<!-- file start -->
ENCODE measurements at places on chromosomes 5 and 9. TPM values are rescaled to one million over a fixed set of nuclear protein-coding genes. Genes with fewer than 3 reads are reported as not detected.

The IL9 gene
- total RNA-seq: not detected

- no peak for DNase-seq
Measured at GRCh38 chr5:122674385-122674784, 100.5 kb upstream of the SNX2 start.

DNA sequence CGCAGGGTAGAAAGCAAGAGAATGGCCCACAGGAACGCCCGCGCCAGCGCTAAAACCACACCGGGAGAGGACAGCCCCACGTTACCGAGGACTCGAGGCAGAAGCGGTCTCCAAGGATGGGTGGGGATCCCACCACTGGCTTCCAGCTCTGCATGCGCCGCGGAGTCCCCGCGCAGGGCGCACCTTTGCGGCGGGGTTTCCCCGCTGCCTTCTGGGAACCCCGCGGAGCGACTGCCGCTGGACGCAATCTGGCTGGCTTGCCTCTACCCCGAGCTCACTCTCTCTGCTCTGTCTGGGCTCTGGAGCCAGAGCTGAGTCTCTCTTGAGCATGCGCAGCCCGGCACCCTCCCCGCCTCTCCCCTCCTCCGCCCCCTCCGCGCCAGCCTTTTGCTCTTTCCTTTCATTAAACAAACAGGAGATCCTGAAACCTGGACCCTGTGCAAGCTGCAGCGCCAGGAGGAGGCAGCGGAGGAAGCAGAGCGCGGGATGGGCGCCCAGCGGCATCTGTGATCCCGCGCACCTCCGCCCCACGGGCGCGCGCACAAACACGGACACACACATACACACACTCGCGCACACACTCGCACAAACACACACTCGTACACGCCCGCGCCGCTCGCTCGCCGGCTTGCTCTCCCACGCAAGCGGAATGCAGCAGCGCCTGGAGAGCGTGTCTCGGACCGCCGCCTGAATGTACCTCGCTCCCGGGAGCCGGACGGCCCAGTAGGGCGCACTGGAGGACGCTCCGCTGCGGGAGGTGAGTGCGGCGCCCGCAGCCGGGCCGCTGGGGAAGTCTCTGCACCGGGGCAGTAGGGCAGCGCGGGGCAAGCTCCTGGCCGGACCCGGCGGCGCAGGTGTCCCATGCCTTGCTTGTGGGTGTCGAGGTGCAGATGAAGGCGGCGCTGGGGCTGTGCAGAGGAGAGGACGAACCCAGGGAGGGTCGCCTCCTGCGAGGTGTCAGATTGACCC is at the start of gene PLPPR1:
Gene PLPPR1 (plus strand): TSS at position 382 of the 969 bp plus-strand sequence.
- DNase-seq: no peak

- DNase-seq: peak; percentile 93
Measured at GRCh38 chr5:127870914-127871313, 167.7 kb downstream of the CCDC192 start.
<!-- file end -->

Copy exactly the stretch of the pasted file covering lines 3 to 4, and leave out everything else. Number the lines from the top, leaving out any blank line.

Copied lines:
- total RNA-seq: not detected

- no peak for DNase-seq